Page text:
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0068 Archaeological Researches in Sinkiang : vol.1
Archaeological Researches in Sinkiang : vol.1 / Page 68 (Grayscale High Resolution Image)

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doi: 10.20676/00000195
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About 7 km. west of Grave io I was shown another burial place situated between the lake Yaqinliq-köl and Qum-darya, a couple of kilometres to the south of the latter. On top of a small yardang were the remnants of a rectangular structure 2.3 x 1.6 m., made of horizontal logs piled up between four corner posts, Pl. I a. At each end of it was a less distinctly marked rectangle, and in one of them parts of a child's skeleton were exposed. The middle part had had a roof of logs, which had now fallen in. The orientation of the structure was N 24° W—S 24° E. At the northern end stood two poles, each bearing an antelope head, probably denoting that we had to deal with a Mohammedan burial place. ÖRDEK confirmed this view, though he was ignorant of its age or to whom it belonged. The wood in the logs was certainly much weathered, which revealed a certain age, but as the structure did not resemble any of the graves of the Lou-lan time known to me, I was quite convinced of its Mohammedan character, and I therefore left the place untouched in order to avoid creating ill-feeling among the local people.

I have since learned that Ural-Altaic peoples, whether Mohammedans or not, put up animals' skulls on graves, and that this custom is apparently of considerable age and not necessarily associated with Islam. The use of horns of argali and ibex as offerings on Mohammedan tombs in our own day may be a survival of this custom. I therefore feel more and more inclined to believe that this burial place is of greater antiquity than I ascribed to it when on the spot.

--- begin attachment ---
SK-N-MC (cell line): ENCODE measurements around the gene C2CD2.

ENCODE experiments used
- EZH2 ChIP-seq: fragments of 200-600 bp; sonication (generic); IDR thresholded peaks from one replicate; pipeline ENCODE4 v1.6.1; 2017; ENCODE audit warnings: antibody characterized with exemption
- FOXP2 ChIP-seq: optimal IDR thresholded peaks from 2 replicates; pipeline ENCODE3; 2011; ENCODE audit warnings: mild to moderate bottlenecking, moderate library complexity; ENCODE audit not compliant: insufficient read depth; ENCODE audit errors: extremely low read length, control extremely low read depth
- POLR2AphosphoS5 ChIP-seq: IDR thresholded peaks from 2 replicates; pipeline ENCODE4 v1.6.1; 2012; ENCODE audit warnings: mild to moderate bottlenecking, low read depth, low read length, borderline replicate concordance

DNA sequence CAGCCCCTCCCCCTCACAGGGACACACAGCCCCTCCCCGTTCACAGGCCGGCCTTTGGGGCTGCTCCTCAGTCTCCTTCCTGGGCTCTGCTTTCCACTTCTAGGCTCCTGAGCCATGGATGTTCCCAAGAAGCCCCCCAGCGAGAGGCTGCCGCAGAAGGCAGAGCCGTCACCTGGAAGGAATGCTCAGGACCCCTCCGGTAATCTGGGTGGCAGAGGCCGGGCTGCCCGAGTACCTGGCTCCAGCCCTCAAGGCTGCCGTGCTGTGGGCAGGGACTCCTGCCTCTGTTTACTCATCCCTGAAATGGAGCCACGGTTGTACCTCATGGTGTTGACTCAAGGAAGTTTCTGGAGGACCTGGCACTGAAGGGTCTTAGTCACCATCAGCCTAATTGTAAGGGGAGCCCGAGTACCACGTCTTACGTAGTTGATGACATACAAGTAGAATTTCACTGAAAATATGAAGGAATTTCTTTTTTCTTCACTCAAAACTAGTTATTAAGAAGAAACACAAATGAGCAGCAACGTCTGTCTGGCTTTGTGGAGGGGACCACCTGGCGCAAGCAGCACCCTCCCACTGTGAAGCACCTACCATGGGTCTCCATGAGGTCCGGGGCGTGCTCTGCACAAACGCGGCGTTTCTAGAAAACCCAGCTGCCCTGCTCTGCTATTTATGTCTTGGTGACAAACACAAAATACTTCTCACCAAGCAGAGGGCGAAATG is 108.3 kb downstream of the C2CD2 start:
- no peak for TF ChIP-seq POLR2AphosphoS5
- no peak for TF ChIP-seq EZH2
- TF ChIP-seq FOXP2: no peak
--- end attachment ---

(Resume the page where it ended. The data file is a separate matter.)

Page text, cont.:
Near to the east of Yaqinliq-köl I was shown another place said to contain a grave. The only thing to be seen on the dry tamarisk mound which was indicated as the place was the skull of a horse wound round a couple of times with ropes.

A little higher up the river, and close to its right shore, 8-9 km. NW of the grave shown in Pl. I a, Mr. CHEN found another grave. It was situated on the flat ground. The greater part of a coffin was exposed, and it was surrounded by upright poles. It did not resemble the graves seen by Mr. CHEN in the delta of Qum-darya.

Grave io and this group of tombs seem to be younger than the Lou-lan occupation, and they may all be pre-Mohammedan. For Grave io I suggest the approximate date 600—i.000, and the three graves around Yaqinliq-köl may possibly fall into the same period. If we accept this supposition we have to draw the conclusion that Qum-darya carried water sometime during this period, and for a sufficient length of time for people to come and settle here.

It is useful to draw a modern parallel. Qum-darya has by now carried water for 17-18 years. Nowhere along the desert part of it are there so many settlers as among the numerous winding river branches and small lakes around Yaqinliq-köl and Qum-köl where "The Small River" branches off. It is the good grazing (but only partly the fishing) that has attracted the shepherds from the old course of Tarim to move hither with their herds during the summer months. I heard of no "sum-